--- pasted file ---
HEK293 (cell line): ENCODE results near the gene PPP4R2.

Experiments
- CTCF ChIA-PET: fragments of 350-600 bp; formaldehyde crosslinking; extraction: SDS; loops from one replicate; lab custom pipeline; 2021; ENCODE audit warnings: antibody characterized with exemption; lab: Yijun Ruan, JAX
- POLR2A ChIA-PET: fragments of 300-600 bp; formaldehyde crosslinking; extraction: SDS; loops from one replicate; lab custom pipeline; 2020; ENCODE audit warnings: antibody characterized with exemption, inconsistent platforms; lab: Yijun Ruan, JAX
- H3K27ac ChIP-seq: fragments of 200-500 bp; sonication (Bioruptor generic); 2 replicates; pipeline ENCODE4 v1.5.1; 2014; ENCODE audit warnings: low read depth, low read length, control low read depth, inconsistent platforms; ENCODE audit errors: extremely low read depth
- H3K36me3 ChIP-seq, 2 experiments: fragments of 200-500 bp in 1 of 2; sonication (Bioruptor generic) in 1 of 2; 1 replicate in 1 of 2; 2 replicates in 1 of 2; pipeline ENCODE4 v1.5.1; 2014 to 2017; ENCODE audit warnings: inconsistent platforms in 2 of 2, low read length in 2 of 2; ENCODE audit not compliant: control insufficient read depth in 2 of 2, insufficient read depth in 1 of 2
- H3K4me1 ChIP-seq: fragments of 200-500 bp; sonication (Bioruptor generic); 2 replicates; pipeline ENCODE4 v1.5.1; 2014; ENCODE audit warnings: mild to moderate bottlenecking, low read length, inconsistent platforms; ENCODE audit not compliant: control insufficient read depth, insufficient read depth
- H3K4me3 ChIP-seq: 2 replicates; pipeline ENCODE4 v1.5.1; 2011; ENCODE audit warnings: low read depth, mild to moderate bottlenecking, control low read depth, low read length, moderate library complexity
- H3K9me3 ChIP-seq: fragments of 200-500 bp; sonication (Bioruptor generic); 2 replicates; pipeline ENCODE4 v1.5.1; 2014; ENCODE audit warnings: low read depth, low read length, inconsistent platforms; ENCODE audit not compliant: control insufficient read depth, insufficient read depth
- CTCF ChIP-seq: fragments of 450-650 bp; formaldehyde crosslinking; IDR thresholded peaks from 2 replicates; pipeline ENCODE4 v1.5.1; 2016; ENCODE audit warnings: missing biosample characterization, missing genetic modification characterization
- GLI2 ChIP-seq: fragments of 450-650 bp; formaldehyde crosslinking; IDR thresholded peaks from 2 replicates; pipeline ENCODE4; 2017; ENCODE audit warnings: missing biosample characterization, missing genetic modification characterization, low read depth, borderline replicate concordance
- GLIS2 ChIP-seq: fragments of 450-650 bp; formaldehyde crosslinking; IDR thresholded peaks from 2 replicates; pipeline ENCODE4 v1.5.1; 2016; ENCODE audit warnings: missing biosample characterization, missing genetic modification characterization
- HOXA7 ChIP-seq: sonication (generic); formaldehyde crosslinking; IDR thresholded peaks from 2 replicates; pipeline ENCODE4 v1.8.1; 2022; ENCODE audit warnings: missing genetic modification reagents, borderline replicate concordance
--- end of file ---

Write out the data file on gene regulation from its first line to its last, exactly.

HEK293 (cell line): ENCODE results near the gene PPP4R2.

Experiments
- CTCF ChIA-PET: fragments of 350-600 bp; formaldehyde crosslinking; extraction: SDS; loops from one replicate; lab custom pipeline; 2021; ENCODE audit warnings: antibody characterized with exemption; lab: Yijun Ruan, JAX
- POLR2A ChIA-PET: fragments of 300-600 bp; formaldehyde crosslinking; extraction: SDS; loops from one replicate; lab custom pipeline; 2020; ENCODE audit warnings: antibody characterized with exemption, inconsistent platforms; lab: Yijun Ruan, JAX
- H3K27ac ChIP-seq: fragments of 200-500 bp; sonication (Bioruptor generic); 2 replicates; pipeline ENCODE4 v1.5.1; 2014; ENCODE audit warnings: low read depth, low read length, control low read depth, inconsistent platforms; ENCODE audit errors: extremely low read depth
- H3K36me3 ChIP-seq, 2 experiments: fragments of 200-500 bp in 1 of 2; sonication (Bioruptor generic) in 1 of 2; 1 replicate in 1 of 2; 2 replicates in 1 of 2; pipeline ENCODE4 v1.5.1; 2014 to 2017; ENCODE audit warnings: inconsistent platforms in 2 of 2, low read length in 2 of 2; ENCODE audit not compliant: control insufficient read depth in 2 of 2, insufficient read depth in 1 of 2
- H3K4me1 ChIP-seq: fragments of 200-500 bp; sonication (Bioruptor generic); 2 replicates; pipeline ENCODE4 v1.5.1; 2014; ENCODE audit warnings: mild to moderate bottlenecking, low read length, inconsistent platforms; ENCODE audit not compliant: control insufficient read depth, insufficient read depth
- H3K4me3 ChIP-seq: 2 replicates; pipeline ENCODE4 v1.5.1; 2011; ENCODE audit warnings: low read depth, mild to moderate bottlenecking, control low read depth, low read length, moderate library complexity
- H3K9me3 ChIP-seq: fragments of 200-500 bp; sonication (Bioruptor generic); 2 replicates; pipeline ENCODE4 v1.5.1; 2014; ENCODE audit warnings: low read depth, low read length, inconsistent platforms; ENCODE audit not compliant: control insufficient read depth, insufficient read depth
- CTCF ChIP-seq: fragments of 450-650 bp; formaldehyde crosslinking; IDR thresholded peaks from 2 replicates; pipeline ENCODE4 v1.5.1; 2016; ENCODE audit warnings: missing biosample characterization, missing genetic modification characterization
- GLI2 ChIP-seq: fragments of 450-650 bp; formaldehyde crosslinking; IDR thresholded peaks from 2 replicates; pipeline ENCODE4; 2017; ENCODE audit warnings: missing biosample characterization, missing genetic modification characterization, low read depth, borderline replicate concordance
- GLIS2 ChIP-seq: fragments of 450-650 bp; formaldehyde crosslinking; IDR thresholded peaks from 2 replicates; pipeline ENCODE4 v1.5.1; 2016; ENCODE audit warnings: missing biosample characterization, missing genetic modification characterization
- HOXA7 ChIP-seq: sonication (generic); formaldehyde crosslinking; IDR thresholded peaks from 2 replicates; pipeline ENCODE4 v1.8.1; 2022; ENCODE audit warnings: missing genetic modification reagents, borderline replicate concordance